Traditional Owner Elders are being encouraged to help guide the ‘historic’ journey towards Treaty in Victoria.
The First Peoples’ Assembly of Victoria is calling Elders to nominate to be part of the Elders’ Voice – the panel of Elders from across the state that will give wisdom and cultural guidance to the Assembly on its journey to Treaty in Victoria.
The Assembly opened nominations for the Elders’ Voice standing group during its two-day meeting held last week on Bunurong Country in San Remo.
First Peoples’ Assembly of Victoria Co-chair and Wamba Wamba, Yorta Yorta, Dhudhuroa and Dja Dja Wurrung woman, Ngarra Murray, said Treaty will provide the opportunity to put decision making powers back into Aboriginal hands.
“Treaty is our chance to put Aboriginal people in the driver’s seat, so it’s important we get this right and do it in a way that embraces the strengths of our people, culture, traditions and practices,”
“We love and respect our Elders, we need their experience and wisdom to help guide the Assembly as we enter Treaty negotiations so we can achieve the freedom our people have been fighting for since colonisation.”Ngarra Murray.
During the two-day Assembly Meeting, Members discussed the pending launch of two key pieces of Treaty-making architecture – the Self-Determination Fund to support Traditional Owner groups prepare for Treaty negotiations, and the Treaty Authority which will serve as the independent ‘umpire’ during Treaty negotiations.
Gunditjmara man and Assembly Co-Chair Rueben Berg said the Assembly is on track to enter negotiations on a statewide Treaty with the Victorian Government next year.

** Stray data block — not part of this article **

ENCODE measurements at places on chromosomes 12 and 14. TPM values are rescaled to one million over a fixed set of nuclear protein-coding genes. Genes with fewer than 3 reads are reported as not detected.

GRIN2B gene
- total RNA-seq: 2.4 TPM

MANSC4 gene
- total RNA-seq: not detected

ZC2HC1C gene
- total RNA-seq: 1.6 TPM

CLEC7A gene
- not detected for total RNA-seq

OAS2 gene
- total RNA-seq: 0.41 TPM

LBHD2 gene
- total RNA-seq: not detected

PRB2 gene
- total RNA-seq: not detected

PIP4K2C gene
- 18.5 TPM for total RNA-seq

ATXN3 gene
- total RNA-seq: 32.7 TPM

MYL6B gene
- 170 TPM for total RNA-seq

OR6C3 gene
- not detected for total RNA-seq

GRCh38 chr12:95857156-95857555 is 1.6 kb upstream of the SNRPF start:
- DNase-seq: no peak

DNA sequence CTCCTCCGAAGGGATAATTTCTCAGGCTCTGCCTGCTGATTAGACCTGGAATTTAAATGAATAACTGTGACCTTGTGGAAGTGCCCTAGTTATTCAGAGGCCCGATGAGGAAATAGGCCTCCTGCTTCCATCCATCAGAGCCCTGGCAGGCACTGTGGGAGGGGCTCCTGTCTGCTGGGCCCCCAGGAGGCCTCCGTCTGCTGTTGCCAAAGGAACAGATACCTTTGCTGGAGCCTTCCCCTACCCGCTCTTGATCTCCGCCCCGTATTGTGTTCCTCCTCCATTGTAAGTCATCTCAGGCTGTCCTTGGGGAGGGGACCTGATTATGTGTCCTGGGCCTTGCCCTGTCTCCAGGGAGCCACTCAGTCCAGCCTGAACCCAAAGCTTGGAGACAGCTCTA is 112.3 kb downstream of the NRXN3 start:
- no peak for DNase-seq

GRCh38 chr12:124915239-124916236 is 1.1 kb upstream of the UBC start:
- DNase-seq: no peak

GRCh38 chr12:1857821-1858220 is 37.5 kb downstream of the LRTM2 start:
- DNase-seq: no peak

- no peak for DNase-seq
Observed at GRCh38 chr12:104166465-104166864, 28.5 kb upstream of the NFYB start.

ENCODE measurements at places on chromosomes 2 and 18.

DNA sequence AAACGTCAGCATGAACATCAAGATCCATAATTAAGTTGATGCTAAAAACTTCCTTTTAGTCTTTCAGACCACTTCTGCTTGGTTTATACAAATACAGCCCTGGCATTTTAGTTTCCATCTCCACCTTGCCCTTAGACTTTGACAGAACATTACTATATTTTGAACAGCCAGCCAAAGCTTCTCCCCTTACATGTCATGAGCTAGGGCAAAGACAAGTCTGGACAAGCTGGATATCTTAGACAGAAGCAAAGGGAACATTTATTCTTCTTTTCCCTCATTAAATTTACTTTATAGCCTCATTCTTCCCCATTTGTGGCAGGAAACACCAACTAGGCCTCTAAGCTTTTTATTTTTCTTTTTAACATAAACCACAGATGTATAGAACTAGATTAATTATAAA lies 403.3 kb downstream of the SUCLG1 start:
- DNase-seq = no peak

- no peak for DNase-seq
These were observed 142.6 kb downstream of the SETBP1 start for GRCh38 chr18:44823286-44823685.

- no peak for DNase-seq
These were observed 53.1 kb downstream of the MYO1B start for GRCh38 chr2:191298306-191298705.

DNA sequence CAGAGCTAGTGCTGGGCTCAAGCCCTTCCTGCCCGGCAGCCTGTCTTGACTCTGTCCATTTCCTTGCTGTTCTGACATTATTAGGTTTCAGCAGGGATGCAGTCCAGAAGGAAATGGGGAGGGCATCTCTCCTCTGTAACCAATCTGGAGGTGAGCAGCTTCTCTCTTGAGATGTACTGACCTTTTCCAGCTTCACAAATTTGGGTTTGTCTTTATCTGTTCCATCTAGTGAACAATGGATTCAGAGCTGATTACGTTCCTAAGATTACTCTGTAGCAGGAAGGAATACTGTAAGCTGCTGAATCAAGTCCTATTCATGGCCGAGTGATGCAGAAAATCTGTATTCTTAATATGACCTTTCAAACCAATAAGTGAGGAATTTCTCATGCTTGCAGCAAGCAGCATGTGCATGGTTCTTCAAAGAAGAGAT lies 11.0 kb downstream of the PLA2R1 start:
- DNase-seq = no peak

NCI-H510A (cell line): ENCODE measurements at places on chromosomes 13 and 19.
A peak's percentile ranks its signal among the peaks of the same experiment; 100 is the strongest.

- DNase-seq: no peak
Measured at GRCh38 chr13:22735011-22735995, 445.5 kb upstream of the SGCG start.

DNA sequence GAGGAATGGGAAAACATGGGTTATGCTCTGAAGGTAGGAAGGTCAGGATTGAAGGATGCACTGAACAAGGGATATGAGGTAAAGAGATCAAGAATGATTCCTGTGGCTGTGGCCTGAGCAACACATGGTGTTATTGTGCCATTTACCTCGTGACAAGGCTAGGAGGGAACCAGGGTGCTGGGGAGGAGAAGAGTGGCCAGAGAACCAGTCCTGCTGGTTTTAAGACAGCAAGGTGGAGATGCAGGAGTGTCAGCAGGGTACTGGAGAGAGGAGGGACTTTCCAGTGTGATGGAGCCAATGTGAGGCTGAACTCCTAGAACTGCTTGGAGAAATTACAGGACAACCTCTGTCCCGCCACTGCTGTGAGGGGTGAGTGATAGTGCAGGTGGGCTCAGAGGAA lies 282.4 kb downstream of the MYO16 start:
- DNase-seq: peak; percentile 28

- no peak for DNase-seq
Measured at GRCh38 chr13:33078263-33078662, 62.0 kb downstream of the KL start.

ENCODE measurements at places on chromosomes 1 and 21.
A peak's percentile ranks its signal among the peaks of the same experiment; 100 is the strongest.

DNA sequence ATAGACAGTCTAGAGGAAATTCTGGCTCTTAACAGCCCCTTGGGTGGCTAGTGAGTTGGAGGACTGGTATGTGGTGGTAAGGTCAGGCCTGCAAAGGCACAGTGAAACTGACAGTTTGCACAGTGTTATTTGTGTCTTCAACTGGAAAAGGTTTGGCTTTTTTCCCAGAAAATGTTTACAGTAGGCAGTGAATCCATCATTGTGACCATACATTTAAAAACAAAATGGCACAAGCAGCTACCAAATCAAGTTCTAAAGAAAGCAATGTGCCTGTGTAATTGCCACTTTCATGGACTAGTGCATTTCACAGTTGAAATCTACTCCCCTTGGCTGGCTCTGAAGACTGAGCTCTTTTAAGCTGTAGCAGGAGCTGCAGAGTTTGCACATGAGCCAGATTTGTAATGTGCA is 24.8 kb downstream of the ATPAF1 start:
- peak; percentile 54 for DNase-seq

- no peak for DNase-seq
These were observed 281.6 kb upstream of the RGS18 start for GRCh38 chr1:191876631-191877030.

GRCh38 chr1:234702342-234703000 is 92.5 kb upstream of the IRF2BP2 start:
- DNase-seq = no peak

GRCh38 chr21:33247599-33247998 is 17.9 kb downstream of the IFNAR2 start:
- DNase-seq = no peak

“Treaty will make a huge difference to the lives of Aboriginal people. It will both deliver big picture state reform and directly empower our communities to implement practical solutions at a local level,” said Mr Berg.
“It will also provide many opportunities for our cultures and languages to be shared and celebrated by everyone who now calls Victoria home,”Rueben Berg
Assembly Members met with the recently-appointed Minister for Treaty and First Peoples, Natalie Hutchins, who participated in a cultural exchange with the Assembly’s representative of the Bunurong people – the Traditional Owners of the area.
Last weeks meeting also featured significant Cultural elements, including Welcomes to Country from Bunurong representatives Robert Ogden and Mark Brown, performances by Bandok Tati (Small Ant Brothers) and the sharing of local culture by Steven Ulula Parker from Millowl Dreaming and Aunty Sonia Weston Hume.
Nominations for the Elders’ Voice special advisory body are now open and will close on 12 January. Positions on the body are for 12-month terms and Elders will be compensated for their time attending meetings.